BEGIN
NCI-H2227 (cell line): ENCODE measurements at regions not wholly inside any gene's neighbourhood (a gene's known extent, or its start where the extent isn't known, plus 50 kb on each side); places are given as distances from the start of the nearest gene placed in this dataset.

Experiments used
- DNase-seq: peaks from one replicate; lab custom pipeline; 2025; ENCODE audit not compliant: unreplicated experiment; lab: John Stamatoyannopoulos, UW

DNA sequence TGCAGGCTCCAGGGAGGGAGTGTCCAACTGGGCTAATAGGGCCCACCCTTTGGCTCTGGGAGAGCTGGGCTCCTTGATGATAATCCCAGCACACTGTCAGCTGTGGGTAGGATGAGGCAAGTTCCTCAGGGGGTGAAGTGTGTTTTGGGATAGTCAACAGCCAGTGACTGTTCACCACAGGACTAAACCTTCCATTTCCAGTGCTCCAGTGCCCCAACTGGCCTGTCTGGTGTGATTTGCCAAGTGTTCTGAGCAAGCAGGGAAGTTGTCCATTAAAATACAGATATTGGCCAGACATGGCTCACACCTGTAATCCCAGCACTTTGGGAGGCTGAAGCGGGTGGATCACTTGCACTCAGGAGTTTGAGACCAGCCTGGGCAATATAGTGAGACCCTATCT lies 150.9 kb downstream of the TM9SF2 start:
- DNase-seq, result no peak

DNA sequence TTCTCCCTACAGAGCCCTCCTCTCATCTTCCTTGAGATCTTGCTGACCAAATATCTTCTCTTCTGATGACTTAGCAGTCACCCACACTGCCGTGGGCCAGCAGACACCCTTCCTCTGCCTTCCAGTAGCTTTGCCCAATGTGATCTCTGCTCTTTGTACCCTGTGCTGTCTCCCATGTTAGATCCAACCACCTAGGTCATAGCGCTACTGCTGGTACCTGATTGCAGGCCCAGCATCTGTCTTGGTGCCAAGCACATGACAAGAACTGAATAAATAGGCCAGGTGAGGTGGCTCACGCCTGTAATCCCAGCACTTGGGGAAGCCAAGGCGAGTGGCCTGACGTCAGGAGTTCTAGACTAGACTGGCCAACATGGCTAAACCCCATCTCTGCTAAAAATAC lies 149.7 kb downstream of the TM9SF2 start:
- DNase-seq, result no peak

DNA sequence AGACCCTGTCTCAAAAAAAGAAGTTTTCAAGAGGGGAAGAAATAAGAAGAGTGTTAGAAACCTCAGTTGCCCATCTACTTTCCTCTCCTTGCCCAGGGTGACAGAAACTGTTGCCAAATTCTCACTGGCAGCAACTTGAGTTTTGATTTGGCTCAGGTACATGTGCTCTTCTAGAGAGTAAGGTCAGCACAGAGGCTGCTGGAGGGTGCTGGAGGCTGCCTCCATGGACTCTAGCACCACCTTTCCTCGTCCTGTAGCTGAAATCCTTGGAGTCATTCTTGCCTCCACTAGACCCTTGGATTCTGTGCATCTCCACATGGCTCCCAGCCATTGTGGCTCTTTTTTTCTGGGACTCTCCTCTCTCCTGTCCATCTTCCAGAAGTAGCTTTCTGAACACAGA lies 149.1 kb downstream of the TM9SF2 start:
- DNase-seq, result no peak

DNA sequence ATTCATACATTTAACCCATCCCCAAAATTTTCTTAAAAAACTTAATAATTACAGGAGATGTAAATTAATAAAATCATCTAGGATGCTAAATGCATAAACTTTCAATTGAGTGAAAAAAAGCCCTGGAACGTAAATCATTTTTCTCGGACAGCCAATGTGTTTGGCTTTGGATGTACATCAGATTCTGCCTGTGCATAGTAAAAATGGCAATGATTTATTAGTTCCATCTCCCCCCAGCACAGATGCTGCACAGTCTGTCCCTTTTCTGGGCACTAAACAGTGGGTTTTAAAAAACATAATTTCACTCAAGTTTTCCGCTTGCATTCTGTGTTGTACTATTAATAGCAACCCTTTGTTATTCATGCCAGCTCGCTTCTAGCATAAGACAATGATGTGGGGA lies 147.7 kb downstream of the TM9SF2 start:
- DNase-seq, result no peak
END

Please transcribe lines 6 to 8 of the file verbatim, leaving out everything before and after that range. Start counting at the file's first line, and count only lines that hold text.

DNA sequence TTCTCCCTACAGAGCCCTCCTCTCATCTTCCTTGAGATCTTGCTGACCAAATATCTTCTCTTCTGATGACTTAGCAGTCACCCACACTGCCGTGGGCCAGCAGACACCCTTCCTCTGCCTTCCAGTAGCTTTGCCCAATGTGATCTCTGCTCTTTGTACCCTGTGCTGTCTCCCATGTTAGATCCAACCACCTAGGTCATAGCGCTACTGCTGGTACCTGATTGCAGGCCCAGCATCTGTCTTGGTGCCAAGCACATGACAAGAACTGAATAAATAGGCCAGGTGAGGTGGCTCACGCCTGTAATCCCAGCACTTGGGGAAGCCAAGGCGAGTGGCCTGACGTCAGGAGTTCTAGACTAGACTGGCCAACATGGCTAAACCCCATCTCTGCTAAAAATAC lies 149.7 kb downstream of the TM9SF2 start:
- DNase-seq, result no peak

DNA sequence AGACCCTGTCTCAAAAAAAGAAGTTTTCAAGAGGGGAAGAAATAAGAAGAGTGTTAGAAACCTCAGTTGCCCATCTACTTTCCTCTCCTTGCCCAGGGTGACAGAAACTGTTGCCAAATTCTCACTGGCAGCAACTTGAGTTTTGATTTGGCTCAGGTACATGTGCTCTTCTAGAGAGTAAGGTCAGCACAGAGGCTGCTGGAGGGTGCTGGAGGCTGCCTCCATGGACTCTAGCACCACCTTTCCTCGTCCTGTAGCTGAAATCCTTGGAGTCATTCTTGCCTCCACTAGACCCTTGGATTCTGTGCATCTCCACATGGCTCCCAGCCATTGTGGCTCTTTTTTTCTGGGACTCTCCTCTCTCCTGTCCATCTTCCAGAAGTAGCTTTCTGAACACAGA lies 149.1 kb downstream of the TM9SF2 start: